General features

  • Often occurs at night, during sleep Sleep A readily reversible suspension of sensorimotor interaction with the environment, usually associated with recumbency and immobility. Physiology of Sleep
  • Decreased/absent response to SABA may result in a vicious cycle Cycle The type of signal that ends the inspiratory phase delivered by the ventilator Invasive Mechanical Ventilation of shunting and further bronchoconstriction, leading to hypoxemia Hypoxemia Neonatal Respiratory Distress Syndrome.
  • Exacerbations must be immediately assessed for severity (See table 3).

Management of acute exacerbations

  • At home:
    Parents/guardians must have a written action plan and act early to prevent further worsening of symptoms:
    • Repeat SABAs 3 times in 1 hour (appropriate response: resolution of symptoms in 1 hour and PEF > 80%).
    • Contact physician if further exacerbations within 24–48 hours.
    • Use short course of oral corticosteroids Corticosteroids Chorioretinitis and contact physician if partial response.
    • Call 911 if any sign of severe and persistent symptoms.
    • Use of home epinephrine Epinephrine The active sympathomimetic hormone from the adrenal medulla. It stimulates both the alpha- and beta- adrenergic systems, causes systemic vasoconstriction and gastrointestinal relaxation, stimulates the heart, and dilates bronchi and cerebral vessels. Sympathomimetic Drugs autoinjectors and portable oxygen therapy may be indicated in extreme cases.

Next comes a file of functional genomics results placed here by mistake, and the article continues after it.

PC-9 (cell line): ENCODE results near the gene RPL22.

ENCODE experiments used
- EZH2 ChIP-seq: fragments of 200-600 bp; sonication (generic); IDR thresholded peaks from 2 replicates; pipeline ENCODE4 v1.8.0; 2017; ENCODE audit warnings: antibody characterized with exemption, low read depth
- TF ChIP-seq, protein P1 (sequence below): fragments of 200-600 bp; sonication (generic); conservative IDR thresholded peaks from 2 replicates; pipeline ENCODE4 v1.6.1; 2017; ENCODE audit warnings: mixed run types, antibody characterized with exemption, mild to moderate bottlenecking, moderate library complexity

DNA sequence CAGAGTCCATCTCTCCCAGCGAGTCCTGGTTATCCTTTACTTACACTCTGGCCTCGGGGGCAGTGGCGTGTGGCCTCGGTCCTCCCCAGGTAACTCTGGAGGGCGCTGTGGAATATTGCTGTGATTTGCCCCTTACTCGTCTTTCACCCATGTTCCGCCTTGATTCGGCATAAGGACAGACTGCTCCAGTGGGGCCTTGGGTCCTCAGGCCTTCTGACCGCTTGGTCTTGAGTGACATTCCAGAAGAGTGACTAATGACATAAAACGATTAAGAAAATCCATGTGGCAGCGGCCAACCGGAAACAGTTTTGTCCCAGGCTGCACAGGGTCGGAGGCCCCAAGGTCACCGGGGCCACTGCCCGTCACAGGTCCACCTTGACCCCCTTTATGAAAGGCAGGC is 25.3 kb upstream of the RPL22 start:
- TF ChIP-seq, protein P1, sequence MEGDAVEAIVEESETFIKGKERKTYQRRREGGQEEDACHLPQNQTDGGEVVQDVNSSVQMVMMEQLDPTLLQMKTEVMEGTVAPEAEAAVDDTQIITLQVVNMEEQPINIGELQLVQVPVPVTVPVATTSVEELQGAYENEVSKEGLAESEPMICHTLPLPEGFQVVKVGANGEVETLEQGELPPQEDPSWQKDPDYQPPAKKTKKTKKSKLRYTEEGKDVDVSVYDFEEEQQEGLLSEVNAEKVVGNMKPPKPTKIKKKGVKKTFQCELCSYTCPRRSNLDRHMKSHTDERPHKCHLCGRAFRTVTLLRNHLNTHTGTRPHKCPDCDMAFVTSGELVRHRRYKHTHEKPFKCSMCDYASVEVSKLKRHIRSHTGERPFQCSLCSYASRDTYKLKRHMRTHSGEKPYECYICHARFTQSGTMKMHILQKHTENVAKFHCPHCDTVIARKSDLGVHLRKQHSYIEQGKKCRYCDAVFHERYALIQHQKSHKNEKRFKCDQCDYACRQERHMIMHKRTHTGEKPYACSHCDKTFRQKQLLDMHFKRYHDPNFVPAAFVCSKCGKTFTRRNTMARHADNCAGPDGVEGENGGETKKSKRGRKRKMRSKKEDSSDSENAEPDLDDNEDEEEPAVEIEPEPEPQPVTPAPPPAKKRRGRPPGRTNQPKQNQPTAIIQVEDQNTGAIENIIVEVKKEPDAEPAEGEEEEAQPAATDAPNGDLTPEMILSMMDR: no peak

• Emergency department:
    • Goals:
      • Correct hypoxemia Hypoxemia Neonatal Respiratory Distress Syndrome with oxygen therapy
      • Rapid reversal of airflow obstruction with repeated doses of SABA and early use of systemic corticosteroids Corticosteroids Chorioretinitis + SAMA (inhaled ipratropium Ipratropium A muscarinic antagonist structurally related to atropine but often considered safer and more effective for inhalation use. It is used for various bronchial disorders, in rhinitis, and as an antiarrhythmic. Anticholinergic Drugs)
      • Consider adjunctive treatments, such as intravenous magnesium Magnesium A metallic element that has the atomic symbol mg, atomic number 12, and atomic weight 24. 31. It is important for the activity of many enzymes, especially those involved in oxidative phosphorylation. Electrolytes sulfate or heliox, in severe exacerbations unresponsive to treatment.
      • Prevent recurrence by intensification of therapy ± short-term systemic corticosteroid therapy.
    • Requirements for patients Patients Individuals participating in the health care system for the purpose of receiving therapeutic, diagnostic, or preventive procedures. Clinician–Patient Relationship with persistent severe symptoms and high-flow oxygen requirements:
    • Patients Patients Individuals participating in the health care system for the purpose of receiving therapeutic, diagnostic, or preventive procedures. Clinician–Patient Relationship with any signs of imminent respiratory failure Respiratory failure Respiratory failure is a syndrome that develops when the respiratory system is unable to maintain oxygenation and/or ventilation. Respiratory failure may be acute or chronic and is classified as hypoxemic, hypercapnic, or a combination of the two. Respiratory Failure require endotracheal intubation Intubation Peritonsillar Abscess and admission to a pediatric intensive care unit.